DOJ Will Continue to Use NSLs to Get Journalist Contacts

For years, I have been harping on the language in FBI’s Domestic Investigations and Operations Guide that permits DOJ to get journalists’ contact information using NSLs because — given that they are not warrants — they need no Attorney General review.

A heavily-redacted section (PDF 166) suggests that in investigations with a national security nexus (so international terrorism or espionage, as many leak cases have been treated) DOJ need not comply with existing restrictions requiring Attorney General approval before getting the phone records of a journalist. The reason? Because NSLs aren’t subpoenas, and that restriction only applies to subpoenas.

Department of Justice policy with regard to the issuances of subpoenas for telephone toll records of members of the news media is found at 28 C.F.R. § 50.10. The regulation concerns only grand jury subpoenas, not National Security Letters (NSLs) or administrative subpoenas. (The regulation requires Attorney General approval prior to the issuance of a grand jury subpoena for telephone toll records of a member of the news media, and when such a subpoena is issued, notice must be given to the news media either before or soon after such records are obtained.) The following approval requirements and specific procedures apply for the issuance of an NSL for telephone toll records of members of the news media or news organizations. [my emphasis]

So DOJ can use NSLs–with no court oversight–to get journalists’ call (and email) records rather than actually getting a subpoena.

The section includes four different approval requirement scenarios for issuing such NSLs, almost all of which are redacted. Though one only partly redacted passage makes it clear there are some circumstances where the approval process is the same as for anyone else DOJ wants to get an NSL on:

If the NSL is seeking telephone toll records of an individual who is a member of the news media or news organization [2 lines redacted] there are no additional approval requirements other than those set out in DIOG Section 18.6.6.1.3 [half line redacted]

And the section on NSL use (see PDF 100) makes it clear that a long list of people can approve such NSLs:

  • Deputy Director
  • Executive Assistant Director
  • Associate EAD for the National Security Branch
  • Assistant Directors and all DADs for CT/CD/Cyber
  • General Counsel
  • Deputy General Counsel for the National Security Law Branch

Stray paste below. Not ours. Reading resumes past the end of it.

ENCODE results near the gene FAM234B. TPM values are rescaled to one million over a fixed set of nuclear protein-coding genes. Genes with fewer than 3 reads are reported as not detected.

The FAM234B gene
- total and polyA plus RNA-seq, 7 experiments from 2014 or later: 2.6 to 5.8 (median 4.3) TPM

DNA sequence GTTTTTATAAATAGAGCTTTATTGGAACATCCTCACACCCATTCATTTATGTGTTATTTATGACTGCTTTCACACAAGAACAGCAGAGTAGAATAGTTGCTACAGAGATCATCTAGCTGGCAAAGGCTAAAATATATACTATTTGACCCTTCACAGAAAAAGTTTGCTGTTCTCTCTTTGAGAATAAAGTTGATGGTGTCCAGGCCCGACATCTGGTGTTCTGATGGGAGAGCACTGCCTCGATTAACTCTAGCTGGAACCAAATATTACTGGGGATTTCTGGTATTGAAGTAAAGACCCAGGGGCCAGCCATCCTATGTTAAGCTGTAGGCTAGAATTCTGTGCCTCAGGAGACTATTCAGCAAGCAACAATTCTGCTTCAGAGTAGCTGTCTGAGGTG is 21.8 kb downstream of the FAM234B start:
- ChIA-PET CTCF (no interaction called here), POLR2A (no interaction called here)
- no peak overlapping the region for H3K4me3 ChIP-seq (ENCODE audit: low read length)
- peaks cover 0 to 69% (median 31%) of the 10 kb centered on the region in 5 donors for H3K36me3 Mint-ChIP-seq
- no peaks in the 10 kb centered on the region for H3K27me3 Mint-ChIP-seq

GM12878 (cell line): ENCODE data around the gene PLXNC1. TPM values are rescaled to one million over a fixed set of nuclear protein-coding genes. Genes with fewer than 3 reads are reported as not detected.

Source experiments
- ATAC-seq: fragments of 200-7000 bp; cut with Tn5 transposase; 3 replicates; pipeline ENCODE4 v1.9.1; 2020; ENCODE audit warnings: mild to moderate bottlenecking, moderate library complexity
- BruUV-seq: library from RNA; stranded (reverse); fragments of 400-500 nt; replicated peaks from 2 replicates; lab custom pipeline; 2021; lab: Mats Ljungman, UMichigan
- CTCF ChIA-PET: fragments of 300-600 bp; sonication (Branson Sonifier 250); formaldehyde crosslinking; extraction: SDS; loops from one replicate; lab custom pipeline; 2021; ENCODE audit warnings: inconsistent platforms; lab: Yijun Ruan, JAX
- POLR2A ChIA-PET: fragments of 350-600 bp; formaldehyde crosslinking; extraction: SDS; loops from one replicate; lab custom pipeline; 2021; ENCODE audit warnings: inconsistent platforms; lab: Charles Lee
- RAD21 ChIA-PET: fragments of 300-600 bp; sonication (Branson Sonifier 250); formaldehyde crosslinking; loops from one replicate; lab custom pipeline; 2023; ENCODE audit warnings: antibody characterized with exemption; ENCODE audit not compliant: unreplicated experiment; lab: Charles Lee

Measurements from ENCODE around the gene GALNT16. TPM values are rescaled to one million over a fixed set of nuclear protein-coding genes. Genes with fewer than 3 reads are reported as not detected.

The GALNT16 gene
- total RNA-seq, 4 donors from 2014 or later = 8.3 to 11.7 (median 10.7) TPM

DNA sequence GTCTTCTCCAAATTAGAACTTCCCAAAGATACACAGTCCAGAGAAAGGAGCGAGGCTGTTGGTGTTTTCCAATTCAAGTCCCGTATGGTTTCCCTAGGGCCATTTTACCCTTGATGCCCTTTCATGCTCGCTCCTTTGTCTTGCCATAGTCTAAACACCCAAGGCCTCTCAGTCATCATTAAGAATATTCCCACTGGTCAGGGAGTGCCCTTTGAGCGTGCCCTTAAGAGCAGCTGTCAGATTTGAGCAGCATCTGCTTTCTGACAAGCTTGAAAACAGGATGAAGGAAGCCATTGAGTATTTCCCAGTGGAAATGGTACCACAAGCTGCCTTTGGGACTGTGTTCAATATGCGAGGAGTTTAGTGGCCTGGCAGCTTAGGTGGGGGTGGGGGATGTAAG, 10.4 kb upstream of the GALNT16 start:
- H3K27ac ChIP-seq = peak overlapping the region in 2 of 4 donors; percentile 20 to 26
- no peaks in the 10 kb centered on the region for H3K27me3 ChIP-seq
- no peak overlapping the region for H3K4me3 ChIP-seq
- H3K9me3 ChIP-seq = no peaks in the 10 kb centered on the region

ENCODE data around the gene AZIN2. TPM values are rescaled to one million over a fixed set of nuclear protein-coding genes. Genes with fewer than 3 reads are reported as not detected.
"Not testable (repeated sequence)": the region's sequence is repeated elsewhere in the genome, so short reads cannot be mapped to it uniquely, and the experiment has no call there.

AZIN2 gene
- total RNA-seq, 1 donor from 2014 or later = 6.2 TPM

• Assistant Directors in Charge in NY, Washington Field Office, and LA
  • All Special Agents in Charge

In other words, while DOJ does seem to offer members of the news media–which is itself a somewhat limited group–some protection from subpoena, it also seems to include loopholes for precisely the kinds of cases, like leaks, where source protection is so important.

See also this post, where I tried to write it really plainly.

Then, last year, after it got caught obtaining the call records of some Pulitzer Prize winners, DOJ pretended to roll out new protections for journalists.

Charlie Savage reports that DOJ has just rolled out the final version of those great new protections.

Here’s the last paragraph of his report on the “new guidelines.”

The rules cover grand jury subpoenas used in criminal investigations. They exempt wiretap and search warrants obtained under the Foreign Intelligence Surveillance Act and “national security letters,” a kind of administrative subpoena used to obtain records about communications in terrorism and counterespionage investigations.

Which makes these “new guidelines” worth approximately shit in any leak — that is, counterintelligence — investigation.

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6 Responses to DOJ Will Continue to Use NSLs to Get Journalist Contacts

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Emptywheel Twitterverse
bmaz @MasaccioEW No, probably 70% of the actual activities, lodging and tourist dollars are nowhere near Glendale.
5mreplyretweetfavorite
bmaz @armandodkos @rickhasen @ThePlumLineGS @CitizenCohn Let me amend that: I think it very much ought lose, hope it will, but who knows AMK+JGR?
28mreplyretweetfavorite
bmaz @armandodkos @rickhasen @ThePlumLineGS @CitizenCohn I disagree. I think it should+will lose, but not absurd argument.
30mreplyretweetfavorite
bmaz @rickhasen @ThePlumLineGS @CitizenCohn And not a lick of it will influence the Supreme beings.
32mreplyretweetfavorite
bmaz @rickhasen @ThePlumLineGS @CitizenCohn I agree. Both sides are flailing with impertinent args. as to legislative intent/history. It's silly.
32mreplyretweetfavorite
bmaz @armandodkos @rickhasen @ThePlumLineGS @CitizenCohn Of course they did, they were the plaintiffs. I'm sick of it from both sides at this pt
34mreplyretweetfavorite
bmaz @rickhasen @ThePlumLineGS @CitizenCohn That statement was requested of me, it is true, and now I have made it. Finis.
37mreplyretweetfavorite
bmaz Okay, let me be crystal clear: Both sides of King debate have engaged in disingen legs intent args @rickhasen @ThePlumLineGS @CitizenCohn
37mreplyretweetfavorite
emptywheel @dametzger It was 15 years ago, before Bush and Obama started going after innocuous contacts with the press. But yes, now it'd be suicide.
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emptywheel @dametzger Yes, but Risen had properly talked to and published on Sterling's EEO claim. That's all legal.
54mreplyretweetfavorite
emptywheel Me on Uprising talking about Sterling verdict. http://t.co/bV5zEj1ZuZ "Be careful of 4:11 of phone convos--you could go to prison 30 years"
55mreplyretweetfavorite
emptywheel Thanks to @saccadst for correcting me: the CSEC program is Levitation, but maybe should be called Leviathan.
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